September 30, 2010
ARTHUR ANDERSEN LLP, PLAINTIFF-APPELLANT,
FEDERAL INSURANCE COMPANY, DEFENDANT, AND CERTAIN UNDERWRITERS AT LLOYD'S, LONDON AND CERTAIN LONDON MARKET INSURANCE COMPANIES, DEFENDANTS-RESPONDENTS.
On appeal from Superior Court of New Jersey, Law Division, Middlesex County, Docket No. L-2809-03.
The opinion of the court was delivered by: Espinosa, J.A.D.
NOT FOR PUBLICATION WITHOUT THE APPROVAL OF THE APPELLATE DIVISION
APPROVED FOR PUBLICATION
Argued March 3, 2010
Before Judges Fisher, Sapp-Peterson and Espinosa.
Plaintiff, Arthur Andersen LLP (Andersen), alleged that business losses caused as a result of property damage to the World Trade Center (WTC) and the Pentagon on September 11, 2001 were covered losses under its insurance policy. Andersen appeals from orders that granted summary judgment to the insurer, dismissing its claims. We affirm.
Andersen contends that it earned $204 million less than it expected to earn in the three and one-half months following the terrorist attacks. Andersen did not own or lease any property at the WTC or the Pentagon and cannot identify any supplier or client whose property was damaged to support this claim. Nonetheless, Andersen filed a claim under its all-risk commercial property insurance policy for business losses that it claims it suffered as a result of the property damage to the WTC and the Pentagon, based upon a comparison between expected revenue trends and actual revenue earned. This lawsuit ensued when coverage was denied by Federal Insurance Company (Federal) and Certain Underwriters at Lloyd's and Certain London Market Insurance Companies (London), (collectively, defendant insurers).
Andersen had a three layer program of commercial property insurance covering the period from September 1, 2001 through September 1, 2002. The primary layer of $5 million was purchased from Federal (the Policy). London provided the next $20 million in excess coverage in a "follow-form" policy that followed the terms of the primary Federal policy. The second excess layer of $275 million was provided by Federal as well. The Policy was an all-risk policy that covers all perils unless expressly excluded and there is no contention that any of the specified exclusions applies.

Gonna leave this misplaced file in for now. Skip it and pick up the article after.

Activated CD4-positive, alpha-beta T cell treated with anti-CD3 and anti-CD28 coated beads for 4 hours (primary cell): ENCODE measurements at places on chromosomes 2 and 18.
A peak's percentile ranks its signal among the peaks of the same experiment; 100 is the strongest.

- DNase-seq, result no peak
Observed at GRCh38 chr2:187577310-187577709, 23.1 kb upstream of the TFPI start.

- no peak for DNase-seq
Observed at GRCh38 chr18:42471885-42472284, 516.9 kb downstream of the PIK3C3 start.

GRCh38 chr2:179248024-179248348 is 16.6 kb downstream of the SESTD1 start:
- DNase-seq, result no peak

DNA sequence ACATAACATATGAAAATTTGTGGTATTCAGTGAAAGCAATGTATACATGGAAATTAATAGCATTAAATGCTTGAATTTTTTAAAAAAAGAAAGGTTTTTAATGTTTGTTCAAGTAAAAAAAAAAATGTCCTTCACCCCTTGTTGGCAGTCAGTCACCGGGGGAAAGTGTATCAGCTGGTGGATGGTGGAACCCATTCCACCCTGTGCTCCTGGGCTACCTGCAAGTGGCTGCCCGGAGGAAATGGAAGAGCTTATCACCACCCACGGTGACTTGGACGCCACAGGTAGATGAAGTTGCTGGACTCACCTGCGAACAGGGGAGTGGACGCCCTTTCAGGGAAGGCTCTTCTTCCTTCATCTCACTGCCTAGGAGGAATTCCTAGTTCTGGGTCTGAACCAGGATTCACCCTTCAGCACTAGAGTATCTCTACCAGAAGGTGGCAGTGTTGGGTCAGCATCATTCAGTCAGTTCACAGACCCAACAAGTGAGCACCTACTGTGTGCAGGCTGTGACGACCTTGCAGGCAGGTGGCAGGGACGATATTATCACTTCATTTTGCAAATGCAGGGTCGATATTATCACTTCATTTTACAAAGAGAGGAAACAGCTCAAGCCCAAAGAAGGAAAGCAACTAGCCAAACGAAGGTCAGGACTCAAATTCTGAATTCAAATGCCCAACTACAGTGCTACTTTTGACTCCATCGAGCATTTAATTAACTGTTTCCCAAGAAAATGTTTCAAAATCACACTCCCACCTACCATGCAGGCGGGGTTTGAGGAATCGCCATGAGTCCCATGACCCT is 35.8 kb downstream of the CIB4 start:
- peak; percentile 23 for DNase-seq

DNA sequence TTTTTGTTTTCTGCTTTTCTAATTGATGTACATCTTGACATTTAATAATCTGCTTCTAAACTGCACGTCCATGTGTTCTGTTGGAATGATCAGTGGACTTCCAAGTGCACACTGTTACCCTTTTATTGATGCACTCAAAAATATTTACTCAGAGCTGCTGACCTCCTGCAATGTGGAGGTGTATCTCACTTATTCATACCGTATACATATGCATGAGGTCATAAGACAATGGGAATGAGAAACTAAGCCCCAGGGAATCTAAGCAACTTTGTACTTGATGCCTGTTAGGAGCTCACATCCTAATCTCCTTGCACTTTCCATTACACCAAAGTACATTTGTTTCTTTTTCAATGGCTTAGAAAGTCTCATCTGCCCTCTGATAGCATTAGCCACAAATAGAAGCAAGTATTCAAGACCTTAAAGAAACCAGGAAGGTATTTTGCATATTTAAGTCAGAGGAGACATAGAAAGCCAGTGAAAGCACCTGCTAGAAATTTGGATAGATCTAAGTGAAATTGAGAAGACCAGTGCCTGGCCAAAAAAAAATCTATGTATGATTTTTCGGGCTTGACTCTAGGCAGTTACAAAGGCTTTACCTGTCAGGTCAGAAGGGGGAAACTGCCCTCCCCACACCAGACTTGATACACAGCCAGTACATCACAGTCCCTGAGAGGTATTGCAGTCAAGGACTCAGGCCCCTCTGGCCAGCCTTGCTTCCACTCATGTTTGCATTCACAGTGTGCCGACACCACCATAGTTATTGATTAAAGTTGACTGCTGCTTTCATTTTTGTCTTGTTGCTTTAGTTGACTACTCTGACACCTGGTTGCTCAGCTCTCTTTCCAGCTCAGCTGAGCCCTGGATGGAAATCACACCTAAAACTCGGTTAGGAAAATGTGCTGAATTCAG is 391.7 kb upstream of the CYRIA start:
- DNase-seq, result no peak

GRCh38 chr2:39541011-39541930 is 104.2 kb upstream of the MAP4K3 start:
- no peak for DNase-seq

Andersen had a retention of $250,000 for each policy and settled its dispute with Federal as to the primary layer and the second excess layer of coverage, resulting in the dismissal of the claims against Federal in August 2006. It is undisputed that the attachment point for London's coverage was $5,250,000 in losses. See Carpenter Tech. Corp. v. Admiral Ins. Co., 172 N.J. 504, 518, 520 (2002) (settlement with a primary insurer exhausts the primary coverage).
Andersen contends that coverage for its claim is provided by the Contingent Business Interruption (CBI) provision, Clause 9.F(4)(b), and the Interdependency provision, Clause 9.F(6). Both these provisions are within the "Time Element Coverages" (Clause 9.F), which apply when a specified type of loss for a period of time of up to eighteen months is caused by damage to specified property.
The CBI provision gives the insured coverage for the loss of sales or revenue sustained when its business is interrupted as a result of damage to property that disrupts the flow of goods and services with a supplier or customer and states, in pertinent part:
This policy... is extended to cover the actual loss sustained by the Insured resulting from the necessary interruption of the business conducted by the Insured, whether partial or total, caused by loss, damage or destruction covered herein... to:
Property that directly or indirectly prevents a supplier of goods, services or information to the Insured from rendering their goods, services, or information or property that directly or indirectly prevents a receiver of goods, services or information from the Insured from accepting or receiving the Insured's goods, services or information. [Clause 9.F(4)(b) (Emphasis added).]
When an insured sustains losses at one insured location as a result of property damage at another insured location, the Interdependency provision provides coverage as follows:
This policy is extended to cover the total loss sustained by the Insured anywhere in the world caused by loss, damage or destruction by any of the perils covered herein during the term of this policy to any real or personal property as described in Clause 9 situated within the Territory covered by this policy. [Clause 9.F(6) (Emphasis added).]
Andersen contends that its claim is covered under the Interdependency provision because the WTC, the Pentagon, and United Airlines Boeing 757 Aircraft (Flight 93) fall within the following definition of Real and Personal Property contained in Clause 9.A(1):
The interest of the Insured in all real and personal property... which is not otherwise excluded and which is owned, used, leased or intended for use by the Insured, or in which the Insured may have an insurable interest, or for which the Insured may be responsible for the insurance.... [(Emphasis added).]